How to Harness the Secret Goodwill of Food

Goodwill of Food

Last week I scheduled an early meeting. (8am… which is early for my client’s corporate culture). To make the pot sweeter, I offered to bring in breakfast. I announced it on my meeting invite, asking if there were any dietary restrictions. After the meeting was said and done, I noticed a couple interesting things:

  1. The enticement of food being served spiked the attendance.
  2. It instantly created an incredible amount of goodwill for me…. from everyone on the project, including those on the project team.

 

I was expecting 15 people coming to my meeting. I wanted to bring something substantial that would feed the masses, and not break the bank.

Photo Credit: http://www.foodnetwork.com/recipes/paula-deen/baked-french-toast-casserole-with-maple-syrup-recipe2.html#lightbox-recipe-image

I went ahead and made an Overnight French Toast Casserole for my meeting attendees the night before, then slipped it in the oven for an hour before I left for the office the next morning, and brought it in an insulated container. Just before the meeting, I uncovered the sweet french toast casserole, and the aroma of caramel syrup, french toast and fruit saturated the air. When my attendees arrived, their spirits instantly lifted and the level of conversation and discussion was kicked up a few notches. We had a great meeting.

Here’s the thing. Bringing food to a gathering is hardly a new concept. But there was a certain magic about its ability to bring people together, and to increase morale, and I started doing a little digging.

 

Food Brings People Together

I first encountered this phenomenon some 16 years ago, when my friend Phrank Potter brought grapes to an informal discussion (meeting) that we had among the project team. I still recall him saying in his soft-spoken, quirky demeanor as I paraphrase: ‘Food is the foundation of all social gatherings.’ It’s a form of care. When you ask someone to go on a date, you’d more than likely invite them to have dinner with you. All family events, be it birthdays, weddings, even funerals, there is always food involved.

Recall the loving mothers and grandmothers of every culture, whose first initiative when you walk into their home is to offer you food and drink. In fact, any good host, whenever a guest arrives, will offer a drink immediately upon arrival.

 

From the Beginning of Time…

All throughout history, we see the evidence where food serves a role of bringing people together.

The National Geographic had this little feature on the importance of food. And I quote…

“Food is more than survival. With it we make friends, court lovers, and count our blessings. The sharing of food has always been part of the human story. From Qesem Cave near Tel Aviv comes evidence of ancient meals prepared at a 300,000-year-old hearth, the oldest ever found, where diners gathered to eat together. Retrieved from the ashes of Vesuvius: a circular loaf of bread with scoring marks, baked to be divided.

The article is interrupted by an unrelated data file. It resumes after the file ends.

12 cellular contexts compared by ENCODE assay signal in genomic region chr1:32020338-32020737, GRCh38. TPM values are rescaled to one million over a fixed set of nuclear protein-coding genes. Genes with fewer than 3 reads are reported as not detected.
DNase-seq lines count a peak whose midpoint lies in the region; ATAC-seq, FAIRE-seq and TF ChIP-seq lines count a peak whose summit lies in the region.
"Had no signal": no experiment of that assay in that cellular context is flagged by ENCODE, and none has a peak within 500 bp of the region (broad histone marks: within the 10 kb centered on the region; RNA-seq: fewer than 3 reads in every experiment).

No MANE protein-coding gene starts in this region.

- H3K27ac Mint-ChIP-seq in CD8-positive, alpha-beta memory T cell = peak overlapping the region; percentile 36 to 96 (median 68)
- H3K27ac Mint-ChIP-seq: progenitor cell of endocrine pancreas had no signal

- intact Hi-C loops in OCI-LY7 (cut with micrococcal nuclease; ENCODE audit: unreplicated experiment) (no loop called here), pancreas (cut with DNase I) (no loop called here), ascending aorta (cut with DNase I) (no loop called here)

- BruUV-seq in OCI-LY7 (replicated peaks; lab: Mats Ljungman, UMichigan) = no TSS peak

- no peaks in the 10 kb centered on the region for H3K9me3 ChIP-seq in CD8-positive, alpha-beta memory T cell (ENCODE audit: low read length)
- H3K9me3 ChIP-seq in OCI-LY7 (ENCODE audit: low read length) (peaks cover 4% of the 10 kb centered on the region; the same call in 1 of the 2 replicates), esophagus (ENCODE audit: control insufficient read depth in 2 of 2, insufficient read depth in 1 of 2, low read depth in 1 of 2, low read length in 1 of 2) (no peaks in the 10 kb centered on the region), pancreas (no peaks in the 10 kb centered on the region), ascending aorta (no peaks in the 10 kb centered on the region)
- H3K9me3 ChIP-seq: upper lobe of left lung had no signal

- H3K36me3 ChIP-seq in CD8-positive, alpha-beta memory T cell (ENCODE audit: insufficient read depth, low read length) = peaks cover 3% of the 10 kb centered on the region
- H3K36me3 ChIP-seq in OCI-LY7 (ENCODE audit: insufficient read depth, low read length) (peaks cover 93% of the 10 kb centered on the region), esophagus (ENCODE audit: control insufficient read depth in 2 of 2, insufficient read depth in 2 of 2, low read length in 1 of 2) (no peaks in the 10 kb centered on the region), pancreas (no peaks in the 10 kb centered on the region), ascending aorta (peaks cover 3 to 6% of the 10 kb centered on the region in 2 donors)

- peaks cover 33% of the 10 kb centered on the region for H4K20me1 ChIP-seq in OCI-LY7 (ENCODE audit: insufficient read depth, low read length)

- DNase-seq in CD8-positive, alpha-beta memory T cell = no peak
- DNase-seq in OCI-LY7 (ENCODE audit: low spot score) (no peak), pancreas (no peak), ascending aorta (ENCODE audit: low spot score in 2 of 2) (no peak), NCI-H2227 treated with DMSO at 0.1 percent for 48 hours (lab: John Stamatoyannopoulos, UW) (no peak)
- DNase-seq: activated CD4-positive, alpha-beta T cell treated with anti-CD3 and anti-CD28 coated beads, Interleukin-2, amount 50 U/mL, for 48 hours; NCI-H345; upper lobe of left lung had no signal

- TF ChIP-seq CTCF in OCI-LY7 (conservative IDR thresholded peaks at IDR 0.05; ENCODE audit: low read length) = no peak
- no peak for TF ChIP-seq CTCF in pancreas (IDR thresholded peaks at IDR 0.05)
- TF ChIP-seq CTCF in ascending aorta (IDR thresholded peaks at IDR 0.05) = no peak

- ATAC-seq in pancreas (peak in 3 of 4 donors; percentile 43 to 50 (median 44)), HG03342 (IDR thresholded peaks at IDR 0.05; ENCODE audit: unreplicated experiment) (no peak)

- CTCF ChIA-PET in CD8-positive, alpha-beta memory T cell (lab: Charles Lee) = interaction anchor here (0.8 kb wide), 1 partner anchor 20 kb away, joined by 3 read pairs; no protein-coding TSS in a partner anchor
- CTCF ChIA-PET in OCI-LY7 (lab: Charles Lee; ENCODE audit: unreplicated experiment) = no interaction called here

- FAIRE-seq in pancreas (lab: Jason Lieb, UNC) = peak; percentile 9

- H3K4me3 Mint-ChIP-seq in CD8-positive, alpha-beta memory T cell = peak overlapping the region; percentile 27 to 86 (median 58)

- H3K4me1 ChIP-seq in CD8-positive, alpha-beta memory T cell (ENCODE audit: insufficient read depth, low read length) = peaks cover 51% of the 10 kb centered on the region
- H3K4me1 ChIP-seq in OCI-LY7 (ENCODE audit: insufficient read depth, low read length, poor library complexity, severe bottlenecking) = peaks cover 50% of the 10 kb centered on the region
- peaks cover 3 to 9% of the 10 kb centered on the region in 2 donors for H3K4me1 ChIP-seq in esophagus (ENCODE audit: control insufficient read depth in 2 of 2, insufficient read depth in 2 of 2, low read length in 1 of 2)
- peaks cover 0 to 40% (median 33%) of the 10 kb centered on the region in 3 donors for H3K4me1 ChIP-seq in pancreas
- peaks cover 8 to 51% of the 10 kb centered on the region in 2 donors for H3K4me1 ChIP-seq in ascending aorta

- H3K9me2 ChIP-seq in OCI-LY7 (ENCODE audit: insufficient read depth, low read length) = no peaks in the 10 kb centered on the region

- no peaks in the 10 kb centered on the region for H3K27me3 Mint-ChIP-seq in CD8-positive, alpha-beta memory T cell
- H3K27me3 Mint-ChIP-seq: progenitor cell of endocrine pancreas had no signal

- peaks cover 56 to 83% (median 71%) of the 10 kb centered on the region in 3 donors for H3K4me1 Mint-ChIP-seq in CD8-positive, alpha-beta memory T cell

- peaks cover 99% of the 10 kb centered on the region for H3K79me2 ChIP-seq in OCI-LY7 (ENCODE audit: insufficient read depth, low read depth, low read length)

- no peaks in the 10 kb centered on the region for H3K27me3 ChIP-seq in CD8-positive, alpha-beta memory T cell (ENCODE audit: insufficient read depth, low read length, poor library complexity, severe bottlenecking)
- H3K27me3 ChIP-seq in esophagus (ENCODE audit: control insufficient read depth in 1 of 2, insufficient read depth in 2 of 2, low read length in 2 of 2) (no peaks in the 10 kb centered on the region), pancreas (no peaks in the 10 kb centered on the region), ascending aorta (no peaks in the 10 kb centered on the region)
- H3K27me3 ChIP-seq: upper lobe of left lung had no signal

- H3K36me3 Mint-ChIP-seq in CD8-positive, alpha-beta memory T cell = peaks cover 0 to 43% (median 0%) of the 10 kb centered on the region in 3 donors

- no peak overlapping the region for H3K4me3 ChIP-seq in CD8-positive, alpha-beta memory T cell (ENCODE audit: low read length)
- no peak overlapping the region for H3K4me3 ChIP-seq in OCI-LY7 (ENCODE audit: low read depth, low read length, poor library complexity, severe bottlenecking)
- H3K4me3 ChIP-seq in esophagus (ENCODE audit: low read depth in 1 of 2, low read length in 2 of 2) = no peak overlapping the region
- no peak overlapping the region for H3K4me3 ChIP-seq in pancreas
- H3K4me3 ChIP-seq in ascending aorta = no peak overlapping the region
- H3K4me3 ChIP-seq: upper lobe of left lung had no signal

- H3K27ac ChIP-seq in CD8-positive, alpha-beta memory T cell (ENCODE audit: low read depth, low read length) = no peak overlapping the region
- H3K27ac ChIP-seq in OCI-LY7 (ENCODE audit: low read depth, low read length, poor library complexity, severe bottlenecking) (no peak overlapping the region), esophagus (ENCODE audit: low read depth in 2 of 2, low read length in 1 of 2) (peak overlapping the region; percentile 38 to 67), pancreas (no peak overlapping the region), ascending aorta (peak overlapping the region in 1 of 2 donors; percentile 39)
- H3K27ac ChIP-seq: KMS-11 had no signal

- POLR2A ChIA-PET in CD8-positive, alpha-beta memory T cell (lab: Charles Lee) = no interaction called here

Photo Credit: https://ridiculouslyinteresting.com/2013/07/22/preserved-loaf-of-bread-discovered-at-pompeii/

To break bread together, a phrase as old as the Bible, captures the power of a meal to forge relationships, bury anger, provoke laughter. Children make mud pies, have tea parties, trade snacks to make friends, and mimic the rituals of adults. They celebrate with sweets from the time of their first birthday, and the association of food with love will continue throughout life and in some belief systems, into the afterlife.

Consider the cultures that leave delicacies graveside to let the departed know they are not forgotten. And even when times are tough, the urge to celebrate endures. In the Antarctic in 1902, during Robert Falcon Scottís Discovery expedition, the men prepared a fancy meal for Midwinter Day, the shortest day and longest night of the year. Hefty provisions had been brought on board. Forty-five live sheep were slaughtered and hung from the rigging, frozen by the elements until it was time to feast. The cold, the darkness, and the isolation were forgotten for a while. “With such a dinner,” Scott wrote, “we agreed that life in the Antarctic Regions was worth living.” – Victoria Pope”

 

The Chinese Emperor Kangxi, for his 66th birthday in the early 1700’s,

Photo Credit: https://en.wikipedia.org/wiki/Kangxi_Emperor

brought the Han people and his own Manchurians together in a feast called “Man Han Chuan Xi”.. which loosely translated out to Manchurian -Han Unifying Feast. It was a huge honor to all ministers of the imperial court, both of Han and Manchurian descent to be invited to this feast, in an attempt to bury the hatchet of generations of brutal rivalry.

This elaborate event comprised of  six individual banquets hosted over three days and had over 300 unique dishes: 196 mains, 124 sides. Of these, there were 32 ‘delicacies,’ including camel humps, bear paws, monkey brains, ape lips, leopard fetuses, rhino tails, and deer tendons. (gulp.. delish.) Good thing PETA didn’t exist back then.

Photo Credit: https://en.wikipedia.org/wiki/Manchu_Han_Imperial_Feast

Thankfully, the goodwill of food can be harnessed without the involvement of monkey brains, or baby leopards. All that is required is a little thoughtfulness and the willingness to pick up some bagels for a breakfast meeting, or to bring someone a coffee for doing you a favor.

 

Show Gratitude with Little Acts of Kindness